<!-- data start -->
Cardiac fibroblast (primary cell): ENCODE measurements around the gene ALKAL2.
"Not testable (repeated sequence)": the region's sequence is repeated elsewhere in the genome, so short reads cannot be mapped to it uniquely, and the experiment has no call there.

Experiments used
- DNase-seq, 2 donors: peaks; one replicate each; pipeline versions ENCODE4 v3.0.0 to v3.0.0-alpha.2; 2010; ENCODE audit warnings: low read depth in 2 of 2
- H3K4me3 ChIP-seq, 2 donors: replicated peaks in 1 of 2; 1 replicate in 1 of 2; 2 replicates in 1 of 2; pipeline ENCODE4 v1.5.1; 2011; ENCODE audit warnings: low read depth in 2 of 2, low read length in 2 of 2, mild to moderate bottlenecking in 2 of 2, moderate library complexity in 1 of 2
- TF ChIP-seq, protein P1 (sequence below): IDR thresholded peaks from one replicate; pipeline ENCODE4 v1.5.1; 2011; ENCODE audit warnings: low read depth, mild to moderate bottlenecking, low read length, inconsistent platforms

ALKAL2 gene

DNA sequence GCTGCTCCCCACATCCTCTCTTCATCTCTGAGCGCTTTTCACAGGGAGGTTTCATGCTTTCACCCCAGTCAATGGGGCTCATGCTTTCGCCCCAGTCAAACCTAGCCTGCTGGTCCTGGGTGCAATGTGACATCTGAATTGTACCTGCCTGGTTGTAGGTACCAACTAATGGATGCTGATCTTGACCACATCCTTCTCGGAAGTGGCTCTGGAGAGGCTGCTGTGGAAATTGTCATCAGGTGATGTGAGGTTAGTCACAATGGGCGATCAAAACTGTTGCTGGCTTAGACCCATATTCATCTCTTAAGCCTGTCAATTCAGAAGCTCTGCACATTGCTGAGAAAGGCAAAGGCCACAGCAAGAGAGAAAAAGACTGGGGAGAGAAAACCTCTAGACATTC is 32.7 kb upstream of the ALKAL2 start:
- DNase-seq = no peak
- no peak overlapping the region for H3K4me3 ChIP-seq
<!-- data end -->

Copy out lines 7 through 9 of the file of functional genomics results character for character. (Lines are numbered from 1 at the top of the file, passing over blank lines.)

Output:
ALKAL2 gene

DNA sequence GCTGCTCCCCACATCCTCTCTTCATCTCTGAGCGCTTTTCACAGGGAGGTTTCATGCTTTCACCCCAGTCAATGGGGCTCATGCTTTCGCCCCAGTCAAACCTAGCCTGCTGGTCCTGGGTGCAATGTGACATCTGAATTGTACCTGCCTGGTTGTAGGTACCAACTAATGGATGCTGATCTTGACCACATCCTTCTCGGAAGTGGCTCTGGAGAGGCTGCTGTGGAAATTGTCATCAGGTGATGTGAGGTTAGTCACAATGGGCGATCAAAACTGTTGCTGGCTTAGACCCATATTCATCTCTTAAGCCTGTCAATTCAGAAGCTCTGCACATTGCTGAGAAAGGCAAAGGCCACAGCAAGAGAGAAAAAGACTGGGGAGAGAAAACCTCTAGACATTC is 32.7 kb upstream of the ALKAL2 start:
- DNase-seq = no peak